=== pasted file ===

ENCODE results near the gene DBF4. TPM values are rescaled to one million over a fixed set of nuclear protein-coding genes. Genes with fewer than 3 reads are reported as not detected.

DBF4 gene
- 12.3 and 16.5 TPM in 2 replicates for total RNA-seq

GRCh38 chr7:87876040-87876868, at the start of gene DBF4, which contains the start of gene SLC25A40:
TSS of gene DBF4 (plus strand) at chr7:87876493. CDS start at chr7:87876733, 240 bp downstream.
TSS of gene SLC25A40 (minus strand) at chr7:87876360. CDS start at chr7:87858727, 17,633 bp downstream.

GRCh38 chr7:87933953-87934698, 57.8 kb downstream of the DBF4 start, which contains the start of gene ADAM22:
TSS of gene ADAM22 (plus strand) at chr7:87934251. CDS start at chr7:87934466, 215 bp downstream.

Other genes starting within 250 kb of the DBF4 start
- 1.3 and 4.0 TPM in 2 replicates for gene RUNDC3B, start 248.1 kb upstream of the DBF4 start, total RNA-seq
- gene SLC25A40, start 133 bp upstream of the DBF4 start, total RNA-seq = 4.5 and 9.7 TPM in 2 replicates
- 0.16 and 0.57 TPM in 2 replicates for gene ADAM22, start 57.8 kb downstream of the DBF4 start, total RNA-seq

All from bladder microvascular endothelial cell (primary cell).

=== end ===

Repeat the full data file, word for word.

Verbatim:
ENCODE results near the gene DBF4. TPM values are rescaled to one million over a fixed set of nuclear protein-coding genes. Genes with fewer than 3 reads are reported as not detected.

DBF4 gene
- 12.3 and 16.5 TPM in 2 replicates for total RNA-seq

GRCh38 chr7:87876040-87876868, at the start of gene DBF4, which contains the start of gene SLC25A40:
TSS of gene DBF4 (plus strand) at chr7:87876493. CDS start at chr7:87876733, 240 bp downstream.
TSS of gene SLC25A40 (minus strand) at chr7:87876360. CDS start at chr7:87858727, 17,633 bp downstream.

GRCh38 chr7:87933953-87934698, 57.8 kb downstream of the DBF4 start, which contains the start of gene ADAM22:
TSS of gene ADAM22 (plus strand) at chr7:87934251. CDS start at chr7:87934466, 215 bp downstream.

Other genes starting within 250 kb of the DBF4 start
- 1.3 and 4.0 TPM in 2 replicates for gene RUNDC3B, start 248.1 kb upstream of the DBF4 start, total RNA-seq
- gene SLC25A40, start 133 bp upstream of the DBF4 start, total RNA-seq = 4.5 and 9.7 TPM in 2 replicates
- 0.16 and 0.57 TPM in 2 replicates for gene ADAM22, start 57.8 kb downstream of the DBF4 start, total RNA-seq

All from bladder microvascular endothelial cell (primary cell).